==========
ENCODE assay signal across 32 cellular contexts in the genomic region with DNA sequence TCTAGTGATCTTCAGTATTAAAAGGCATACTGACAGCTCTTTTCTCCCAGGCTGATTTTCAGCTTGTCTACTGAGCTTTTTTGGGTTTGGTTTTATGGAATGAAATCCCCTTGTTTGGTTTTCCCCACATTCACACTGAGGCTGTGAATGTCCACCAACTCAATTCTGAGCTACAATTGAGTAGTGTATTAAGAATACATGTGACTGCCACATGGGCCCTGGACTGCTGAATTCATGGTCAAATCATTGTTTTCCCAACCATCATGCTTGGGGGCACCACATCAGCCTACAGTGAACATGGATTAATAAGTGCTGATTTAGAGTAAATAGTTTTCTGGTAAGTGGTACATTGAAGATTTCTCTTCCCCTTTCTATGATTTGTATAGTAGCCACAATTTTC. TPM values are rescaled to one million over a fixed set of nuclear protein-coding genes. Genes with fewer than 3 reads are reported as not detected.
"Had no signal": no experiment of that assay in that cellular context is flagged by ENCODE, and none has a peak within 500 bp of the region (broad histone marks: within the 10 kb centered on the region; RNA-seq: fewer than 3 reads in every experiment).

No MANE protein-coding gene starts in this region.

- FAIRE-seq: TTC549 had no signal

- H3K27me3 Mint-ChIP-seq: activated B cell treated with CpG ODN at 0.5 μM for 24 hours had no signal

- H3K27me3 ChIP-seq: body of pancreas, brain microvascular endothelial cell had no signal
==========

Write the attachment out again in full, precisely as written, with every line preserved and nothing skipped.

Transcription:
ENCODE assay signal across 32 cellular contexts in the genomic region with DNA sequence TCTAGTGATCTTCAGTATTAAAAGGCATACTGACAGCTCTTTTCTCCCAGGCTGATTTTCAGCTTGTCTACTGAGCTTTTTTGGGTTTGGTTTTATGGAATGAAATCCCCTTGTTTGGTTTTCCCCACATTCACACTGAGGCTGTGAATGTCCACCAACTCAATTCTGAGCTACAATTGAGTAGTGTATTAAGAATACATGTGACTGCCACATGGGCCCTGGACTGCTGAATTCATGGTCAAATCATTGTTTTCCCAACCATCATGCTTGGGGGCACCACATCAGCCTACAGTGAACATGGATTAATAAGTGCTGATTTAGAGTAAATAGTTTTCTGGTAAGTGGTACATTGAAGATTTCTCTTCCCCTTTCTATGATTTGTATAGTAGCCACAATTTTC. TPM values are rescaled to one million over a fixed set of nuclear protein-coding genes. Genes with fewer than 3 reads are reported as not detected.
"Had no signal": no experiment of that assay in that cellular context is flagged by ENCODE, and none has a peak within 500 bp of the region (broad histone marks: within the 10 kb centered on the region; RNA-seq: fewer than 3 reads in every experiment).

No MANE protein-coding gene starts in this region.

- FAIRE-seq: TTC549 had no signal

- H3K27me3 Mint-ChIP-seq: activated B cell treated with CpG ODN at 0.5 μM for 24 hours had no signal

- H3K27me3 ChIP-seq: body of pancreas, brain microvascular endothelial cell had no signal